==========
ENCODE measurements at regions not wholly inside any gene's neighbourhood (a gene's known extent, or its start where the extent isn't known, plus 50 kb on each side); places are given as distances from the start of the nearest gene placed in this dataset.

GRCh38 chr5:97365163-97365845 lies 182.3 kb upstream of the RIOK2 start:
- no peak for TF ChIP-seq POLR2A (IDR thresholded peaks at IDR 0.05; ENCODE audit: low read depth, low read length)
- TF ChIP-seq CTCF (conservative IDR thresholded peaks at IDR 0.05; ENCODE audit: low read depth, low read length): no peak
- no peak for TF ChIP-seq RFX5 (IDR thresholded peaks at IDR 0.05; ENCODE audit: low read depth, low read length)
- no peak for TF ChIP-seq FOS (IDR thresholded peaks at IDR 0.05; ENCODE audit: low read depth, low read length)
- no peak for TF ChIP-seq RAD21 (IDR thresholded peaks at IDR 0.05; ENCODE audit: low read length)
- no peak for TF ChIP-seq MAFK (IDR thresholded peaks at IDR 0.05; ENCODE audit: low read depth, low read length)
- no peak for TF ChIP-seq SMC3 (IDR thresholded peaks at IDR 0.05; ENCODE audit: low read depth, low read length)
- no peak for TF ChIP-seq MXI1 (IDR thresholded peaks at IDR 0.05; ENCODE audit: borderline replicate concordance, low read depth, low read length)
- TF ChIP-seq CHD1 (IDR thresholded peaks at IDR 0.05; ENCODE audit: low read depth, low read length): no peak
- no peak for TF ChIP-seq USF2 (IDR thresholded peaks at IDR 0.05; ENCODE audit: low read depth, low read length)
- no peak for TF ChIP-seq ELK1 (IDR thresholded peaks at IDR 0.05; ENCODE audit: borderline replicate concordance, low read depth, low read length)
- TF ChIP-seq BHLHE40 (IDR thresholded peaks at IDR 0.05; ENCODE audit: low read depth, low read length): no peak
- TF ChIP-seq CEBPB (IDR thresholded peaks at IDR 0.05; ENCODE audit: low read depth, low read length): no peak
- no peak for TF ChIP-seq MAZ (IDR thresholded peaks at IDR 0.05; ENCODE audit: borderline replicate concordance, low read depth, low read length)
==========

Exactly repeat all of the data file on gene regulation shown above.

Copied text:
ENCODE measurements at regions not wholly inside any gene's neighbourhood (a gene's known extent, or its start where the extent isn't known, plus 50 kb on each side); places are given as distances from the start of the nearest gene placed in this dataset.

GRCh38 chr5:97365163-97365845 lies 182.3 kb upstream of the RIOK2 start:
- no peak for TF ChIP-seq POLR2A (IDR thresholded peaks at IDR 0.05; ENCODE audit: low read depth, low read length)
- TF ChIP-seq CTCF (conservative IDR thresholded peaks at IDR 0.05; ENCODE audit: low read depth, low read length): no peak
- no peak for TF ChIP-seq RFX5 (IDR thresholded peaks at IDR 0.05; ENCODE audit: low read depth, low read length)
- no peak for TF ChIP-seq FOS (IDR thresholded peaks at IDR 0.05; ENCODE audit: low read depth, low read length)
- no peak for TF ChIP-seq RAD21 (IDR thresholded peaks at IDR 0.05; ENCODE audit: low read length)
- no peak for TF ChIP-seq MAFK (IDR thresholded peaks at IDR 0.05; ENCODE audit: low read depth, low read length)
- no peak for TF ChIP-seq SMC3 (IDR thresholded peaks at IDR 0.05; ENCODE audit: low read depth, low read length)
- no peak for TF ChIP-seq MXI1 (IDR thresholded peaks at IDR 0.05; ENCODE audit: borderline replicate concordance, low read depth, low read length)
- TF ChIP-seq CHD1 (IDR thresholded peaks at IDR 0.05; ENCODE audit: low read depth, low read length): no peak
- no peak for TF ChIP-seq USF2 (IDR thresholded peaks at IDR 0.05; ENCODE audit: low read depth, low read length)
- no peak for TF ChIP-seq ELK1 (IDR thresholded peaks at IDR 0.05; ENCODE audit: borderline replicate concordance, low read depth, low read length)
- TF ChIP-seq BHLHE40 (IDR thresholded peaks at IDR 0.05; ENCODE audit: low read depth, low read length): no peak
- TF ChIP-seq CEBPB (IDR thresholded peaks at IDR 0.05; ENCODE audit: low read depth, low read length): no peak
- no peak for TF ChIP-seq MAZ (IDR thresholded peaks at IDR 0.05; ENCODE audit: borderline replicate concordance, low read depth, low read length)